It seems almost too simplistic of a question to be asked, but when you think about it, does anybody really know why? We say it matters because it just does, as we are told to, but do we step back and understand why we should do it?
In the context of mental health awareness month, I wanted to write a piece that resonated with the people around me and a part of myself that I’m still trying to work on – the issue of self-love. We all speak about it in passing and recognise that we should do it, yet, a lot of the time we are unable to. It is universally known but also underestimated, a phrase we say to others but rarely to ourselves, which is strange when we agree it is a necessity. It is possibly one of the hardest to do, especially when there’s no set formula or correct way to practice it. Not only that, but it’s so difficult to come to terms with and isn’t solved overnight.
We forget that so much of this validation is not taught. We are never reminded that we should value and listen to ourselves, not in a narcissistic way, but in one that doesn’t judge us so harshly for who we are. Especially in the time we live in, we are relentlessly surrounded by comparison and contrast even if we try to escape from it. Everything seems to parallel a competition or a standard to meet, even if it is a lie. Furthermore, so many of the events that happen to us growing up can distort the way we see ourselves and make us assume that we are lacking in some way. As much as we dislike it, so many of our views are shaped by how people treat us, as we are brought up in a society that magnifies the importance of external affirmation. These factors combined together amass to a difficulty for us to accept and be kinder to ourselves when we feel undeserving of it.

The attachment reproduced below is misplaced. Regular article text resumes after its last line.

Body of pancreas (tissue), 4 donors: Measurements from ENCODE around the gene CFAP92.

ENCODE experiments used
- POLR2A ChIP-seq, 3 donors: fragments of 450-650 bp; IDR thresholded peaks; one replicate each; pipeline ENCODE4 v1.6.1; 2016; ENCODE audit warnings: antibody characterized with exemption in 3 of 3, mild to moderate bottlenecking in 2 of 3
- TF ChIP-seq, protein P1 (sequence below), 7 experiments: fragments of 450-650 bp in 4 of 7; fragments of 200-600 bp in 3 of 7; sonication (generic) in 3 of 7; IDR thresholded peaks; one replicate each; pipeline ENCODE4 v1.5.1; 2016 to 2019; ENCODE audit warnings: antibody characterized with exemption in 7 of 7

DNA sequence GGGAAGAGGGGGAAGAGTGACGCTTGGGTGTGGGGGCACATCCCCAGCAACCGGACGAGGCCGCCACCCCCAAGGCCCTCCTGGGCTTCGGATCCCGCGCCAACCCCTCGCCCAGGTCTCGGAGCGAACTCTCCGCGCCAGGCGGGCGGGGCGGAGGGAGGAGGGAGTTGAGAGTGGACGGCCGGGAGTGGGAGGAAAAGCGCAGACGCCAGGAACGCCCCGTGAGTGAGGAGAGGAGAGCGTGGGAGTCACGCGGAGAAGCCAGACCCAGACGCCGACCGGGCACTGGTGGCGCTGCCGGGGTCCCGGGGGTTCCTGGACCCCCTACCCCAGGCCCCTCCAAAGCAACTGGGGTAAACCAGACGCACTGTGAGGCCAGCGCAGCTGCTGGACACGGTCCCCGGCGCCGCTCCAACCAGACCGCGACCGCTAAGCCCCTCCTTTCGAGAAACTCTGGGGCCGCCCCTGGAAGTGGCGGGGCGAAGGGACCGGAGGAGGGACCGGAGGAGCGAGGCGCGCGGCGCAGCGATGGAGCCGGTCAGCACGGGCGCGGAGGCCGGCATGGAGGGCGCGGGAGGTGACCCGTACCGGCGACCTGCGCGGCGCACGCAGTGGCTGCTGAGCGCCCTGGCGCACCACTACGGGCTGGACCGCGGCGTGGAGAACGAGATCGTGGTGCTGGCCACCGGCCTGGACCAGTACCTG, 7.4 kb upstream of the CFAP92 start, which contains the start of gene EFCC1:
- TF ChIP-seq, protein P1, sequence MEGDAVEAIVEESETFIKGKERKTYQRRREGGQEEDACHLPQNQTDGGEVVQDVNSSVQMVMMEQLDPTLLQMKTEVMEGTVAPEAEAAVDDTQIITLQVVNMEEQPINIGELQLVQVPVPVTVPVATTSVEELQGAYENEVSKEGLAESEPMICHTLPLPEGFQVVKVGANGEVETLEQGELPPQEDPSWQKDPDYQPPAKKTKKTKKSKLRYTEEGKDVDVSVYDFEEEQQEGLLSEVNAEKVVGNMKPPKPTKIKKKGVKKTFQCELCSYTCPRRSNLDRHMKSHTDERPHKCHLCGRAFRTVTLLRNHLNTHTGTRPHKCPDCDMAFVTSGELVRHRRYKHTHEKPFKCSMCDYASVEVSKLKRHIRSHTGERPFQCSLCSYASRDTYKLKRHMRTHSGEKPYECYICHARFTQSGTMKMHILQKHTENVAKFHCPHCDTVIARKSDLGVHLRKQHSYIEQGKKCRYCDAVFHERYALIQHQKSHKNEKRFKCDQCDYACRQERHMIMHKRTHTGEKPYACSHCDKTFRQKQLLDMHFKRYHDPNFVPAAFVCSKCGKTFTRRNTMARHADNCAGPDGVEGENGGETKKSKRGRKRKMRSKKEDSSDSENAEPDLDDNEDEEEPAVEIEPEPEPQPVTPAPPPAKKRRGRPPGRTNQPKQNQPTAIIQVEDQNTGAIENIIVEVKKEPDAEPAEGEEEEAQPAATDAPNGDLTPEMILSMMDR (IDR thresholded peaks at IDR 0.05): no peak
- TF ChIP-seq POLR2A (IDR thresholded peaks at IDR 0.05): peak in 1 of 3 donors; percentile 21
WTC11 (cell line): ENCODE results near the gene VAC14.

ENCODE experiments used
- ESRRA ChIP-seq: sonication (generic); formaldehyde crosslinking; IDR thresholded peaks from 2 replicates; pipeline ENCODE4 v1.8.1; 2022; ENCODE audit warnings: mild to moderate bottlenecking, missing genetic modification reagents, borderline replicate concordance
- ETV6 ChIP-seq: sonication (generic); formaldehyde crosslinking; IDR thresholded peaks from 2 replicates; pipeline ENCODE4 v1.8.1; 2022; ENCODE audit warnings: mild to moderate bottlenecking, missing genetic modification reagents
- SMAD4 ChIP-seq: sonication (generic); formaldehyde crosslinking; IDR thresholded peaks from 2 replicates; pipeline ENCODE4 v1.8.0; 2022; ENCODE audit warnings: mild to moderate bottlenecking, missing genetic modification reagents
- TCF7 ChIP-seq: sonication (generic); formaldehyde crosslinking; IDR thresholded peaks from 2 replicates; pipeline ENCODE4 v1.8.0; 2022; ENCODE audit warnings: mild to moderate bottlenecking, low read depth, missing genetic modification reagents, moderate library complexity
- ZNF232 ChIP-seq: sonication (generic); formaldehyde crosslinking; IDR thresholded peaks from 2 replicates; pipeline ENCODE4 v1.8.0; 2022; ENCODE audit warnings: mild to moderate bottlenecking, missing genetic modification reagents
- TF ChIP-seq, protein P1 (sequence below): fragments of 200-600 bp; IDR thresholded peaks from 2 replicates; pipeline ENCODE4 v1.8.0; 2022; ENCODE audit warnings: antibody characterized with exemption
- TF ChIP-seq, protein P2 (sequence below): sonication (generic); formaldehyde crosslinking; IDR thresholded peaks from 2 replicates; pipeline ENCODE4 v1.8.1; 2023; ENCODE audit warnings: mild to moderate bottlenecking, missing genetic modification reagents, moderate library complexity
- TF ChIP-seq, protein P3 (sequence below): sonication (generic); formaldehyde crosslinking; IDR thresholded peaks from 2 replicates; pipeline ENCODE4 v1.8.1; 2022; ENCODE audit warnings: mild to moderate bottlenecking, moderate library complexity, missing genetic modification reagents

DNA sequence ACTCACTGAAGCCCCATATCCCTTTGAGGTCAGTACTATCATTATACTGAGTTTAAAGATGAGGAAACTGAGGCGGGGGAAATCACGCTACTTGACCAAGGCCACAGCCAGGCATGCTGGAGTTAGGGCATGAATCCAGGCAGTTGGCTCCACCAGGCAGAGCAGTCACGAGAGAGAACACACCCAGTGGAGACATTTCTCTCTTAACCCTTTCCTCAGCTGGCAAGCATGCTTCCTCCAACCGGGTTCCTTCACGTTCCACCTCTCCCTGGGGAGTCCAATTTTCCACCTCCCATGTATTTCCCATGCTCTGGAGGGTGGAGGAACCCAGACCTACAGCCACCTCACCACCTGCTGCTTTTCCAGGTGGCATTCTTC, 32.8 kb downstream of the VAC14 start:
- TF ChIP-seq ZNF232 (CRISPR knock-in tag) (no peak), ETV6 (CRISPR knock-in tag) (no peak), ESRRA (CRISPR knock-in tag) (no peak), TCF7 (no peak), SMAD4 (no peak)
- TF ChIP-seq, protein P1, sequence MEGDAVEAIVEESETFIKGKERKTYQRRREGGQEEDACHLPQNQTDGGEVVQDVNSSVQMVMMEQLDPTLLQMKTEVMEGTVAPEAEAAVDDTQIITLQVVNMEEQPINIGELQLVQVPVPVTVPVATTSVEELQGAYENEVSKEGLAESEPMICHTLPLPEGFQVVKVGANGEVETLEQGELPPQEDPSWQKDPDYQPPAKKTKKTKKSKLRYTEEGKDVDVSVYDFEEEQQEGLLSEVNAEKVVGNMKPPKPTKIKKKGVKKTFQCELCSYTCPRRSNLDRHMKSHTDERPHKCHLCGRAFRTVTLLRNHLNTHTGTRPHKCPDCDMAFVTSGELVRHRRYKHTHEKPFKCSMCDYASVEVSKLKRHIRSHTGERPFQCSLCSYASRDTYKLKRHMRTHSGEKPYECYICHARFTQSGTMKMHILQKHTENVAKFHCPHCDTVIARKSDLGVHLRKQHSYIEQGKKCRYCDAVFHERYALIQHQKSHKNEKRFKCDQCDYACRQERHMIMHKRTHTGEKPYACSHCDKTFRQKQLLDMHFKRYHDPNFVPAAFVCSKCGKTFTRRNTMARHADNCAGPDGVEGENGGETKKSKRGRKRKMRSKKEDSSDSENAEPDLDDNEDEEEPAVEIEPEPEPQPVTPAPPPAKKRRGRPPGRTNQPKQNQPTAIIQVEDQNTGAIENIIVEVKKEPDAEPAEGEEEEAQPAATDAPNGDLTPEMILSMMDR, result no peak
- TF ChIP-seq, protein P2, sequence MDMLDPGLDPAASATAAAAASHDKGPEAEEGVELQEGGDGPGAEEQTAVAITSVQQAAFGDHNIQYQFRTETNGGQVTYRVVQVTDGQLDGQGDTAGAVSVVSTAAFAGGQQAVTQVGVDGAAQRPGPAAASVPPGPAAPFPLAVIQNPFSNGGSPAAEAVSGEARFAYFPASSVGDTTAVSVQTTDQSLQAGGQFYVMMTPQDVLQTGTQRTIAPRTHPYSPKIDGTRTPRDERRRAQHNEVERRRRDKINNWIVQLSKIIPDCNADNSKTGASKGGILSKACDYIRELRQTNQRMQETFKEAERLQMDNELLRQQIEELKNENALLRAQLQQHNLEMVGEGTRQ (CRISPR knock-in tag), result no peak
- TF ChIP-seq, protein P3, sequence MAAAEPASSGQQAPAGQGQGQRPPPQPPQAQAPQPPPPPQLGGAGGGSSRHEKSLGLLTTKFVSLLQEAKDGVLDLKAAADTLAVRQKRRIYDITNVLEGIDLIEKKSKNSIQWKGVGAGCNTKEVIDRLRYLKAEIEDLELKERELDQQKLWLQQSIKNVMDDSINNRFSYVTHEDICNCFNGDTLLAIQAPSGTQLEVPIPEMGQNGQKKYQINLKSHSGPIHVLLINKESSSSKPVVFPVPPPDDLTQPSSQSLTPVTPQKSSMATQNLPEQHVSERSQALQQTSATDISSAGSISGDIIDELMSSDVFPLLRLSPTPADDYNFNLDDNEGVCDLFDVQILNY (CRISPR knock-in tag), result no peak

Over time, the main method that helped me was gaining awareness and directly asking myself why these doubts existed. It allowed me to monitor the thoughts I was letting linger in my mind for extensive periods. Sometimes simply realising that you’re bombarding yourself with these criticisms, is a surprise as it is easy to forget that we are even contemplating these feelings so vividly in the first place. Working out why the specific emotions I felt existed whilst tracing them back to different memories made me conscious of the causes of my insecurities. It wasn’t an immediate solution, but it was a step towards acknowledging what I needed to hear when I was down. Now I try to remind myself that despite the days where I am spiralling, there are good moments that have existed before. It was about grasping those small pockets of happiness that were possible and would happen again. A setback doesn’t equate to a complete erasure of one’s progress. People continue to grow over time and the lessons they have learned up until that point will always remain intact regardless.